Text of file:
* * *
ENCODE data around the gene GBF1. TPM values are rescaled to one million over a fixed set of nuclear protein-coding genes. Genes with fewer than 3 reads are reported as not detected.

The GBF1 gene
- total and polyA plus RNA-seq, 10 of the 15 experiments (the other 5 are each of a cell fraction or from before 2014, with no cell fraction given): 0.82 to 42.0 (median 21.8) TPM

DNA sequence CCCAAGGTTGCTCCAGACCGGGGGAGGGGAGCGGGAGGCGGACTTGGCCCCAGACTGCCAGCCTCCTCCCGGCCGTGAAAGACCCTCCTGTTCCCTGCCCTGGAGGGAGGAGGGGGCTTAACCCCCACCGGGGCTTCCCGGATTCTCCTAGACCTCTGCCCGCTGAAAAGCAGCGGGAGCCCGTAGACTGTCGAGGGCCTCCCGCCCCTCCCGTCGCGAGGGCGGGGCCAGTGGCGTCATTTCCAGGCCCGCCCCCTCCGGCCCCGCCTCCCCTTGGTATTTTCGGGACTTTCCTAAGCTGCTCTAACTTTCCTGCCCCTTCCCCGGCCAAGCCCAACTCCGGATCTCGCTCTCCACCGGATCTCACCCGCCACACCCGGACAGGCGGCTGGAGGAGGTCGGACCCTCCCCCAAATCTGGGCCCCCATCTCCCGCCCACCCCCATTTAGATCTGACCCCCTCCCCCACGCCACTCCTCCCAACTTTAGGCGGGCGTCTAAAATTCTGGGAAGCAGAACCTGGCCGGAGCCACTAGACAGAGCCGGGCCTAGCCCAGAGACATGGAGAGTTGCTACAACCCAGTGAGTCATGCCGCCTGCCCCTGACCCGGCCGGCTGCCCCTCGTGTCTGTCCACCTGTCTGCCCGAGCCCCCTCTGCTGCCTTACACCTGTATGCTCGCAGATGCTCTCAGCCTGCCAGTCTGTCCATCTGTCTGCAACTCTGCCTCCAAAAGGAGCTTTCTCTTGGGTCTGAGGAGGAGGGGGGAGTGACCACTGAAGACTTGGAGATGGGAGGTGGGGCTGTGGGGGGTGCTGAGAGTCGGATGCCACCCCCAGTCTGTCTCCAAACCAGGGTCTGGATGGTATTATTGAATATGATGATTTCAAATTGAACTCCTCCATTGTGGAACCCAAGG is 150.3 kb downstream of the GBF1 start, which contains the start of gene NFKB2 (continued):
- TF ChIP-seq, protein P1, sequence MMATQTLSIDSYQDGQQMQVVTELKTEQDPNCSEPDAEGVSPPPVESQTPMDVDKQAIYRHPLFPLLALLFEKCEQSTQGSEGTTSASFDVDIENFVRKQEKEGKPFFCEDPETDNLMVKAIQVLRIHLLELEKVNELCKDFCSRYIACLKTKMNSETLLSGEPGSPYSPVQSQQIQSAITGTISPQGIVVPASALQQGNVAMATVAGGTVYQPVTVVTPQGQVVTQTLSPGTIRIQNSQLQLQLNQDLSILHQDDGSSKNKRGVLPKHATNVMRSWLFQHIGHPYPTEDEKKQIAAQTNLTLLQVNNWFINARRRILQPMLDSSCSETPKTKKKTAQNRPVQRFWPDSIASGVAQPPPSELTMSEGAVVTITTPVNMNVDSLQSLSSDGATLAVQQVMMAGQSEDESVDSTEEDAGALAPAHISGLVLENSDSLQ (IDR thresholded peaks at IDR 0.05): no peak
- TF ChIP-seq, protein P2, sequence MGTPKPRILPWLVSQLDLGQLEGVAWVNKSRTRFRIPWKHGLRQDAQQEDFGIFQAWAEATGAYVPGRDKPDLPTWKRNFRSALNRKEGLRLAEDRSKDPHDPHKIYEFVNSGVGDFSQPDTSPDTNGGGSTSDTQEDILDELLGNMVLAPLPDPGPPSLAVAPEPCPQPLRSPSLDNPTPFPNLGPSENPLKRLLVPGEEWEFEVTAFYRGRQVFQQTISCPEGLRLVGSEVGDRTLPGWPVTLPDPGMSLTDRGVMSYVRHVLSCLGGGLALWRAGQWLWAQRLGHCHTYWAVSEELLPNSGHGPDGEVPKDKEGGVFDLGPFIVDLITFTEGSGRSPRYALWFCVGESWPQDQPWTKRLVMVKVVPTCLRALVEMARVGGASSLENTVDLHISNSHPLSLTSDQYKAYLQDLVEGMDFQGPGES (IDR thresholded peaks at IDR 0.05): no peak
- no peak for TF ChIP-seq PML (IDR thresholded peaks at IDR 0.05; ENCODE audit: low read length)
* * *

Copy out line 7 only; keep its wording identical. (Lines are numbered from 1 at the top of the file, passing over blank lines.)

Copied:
- no peak for TF ChIP-seq PML (IDR thresholded peaks at IDR 0.05; ENCODE audit: low read length)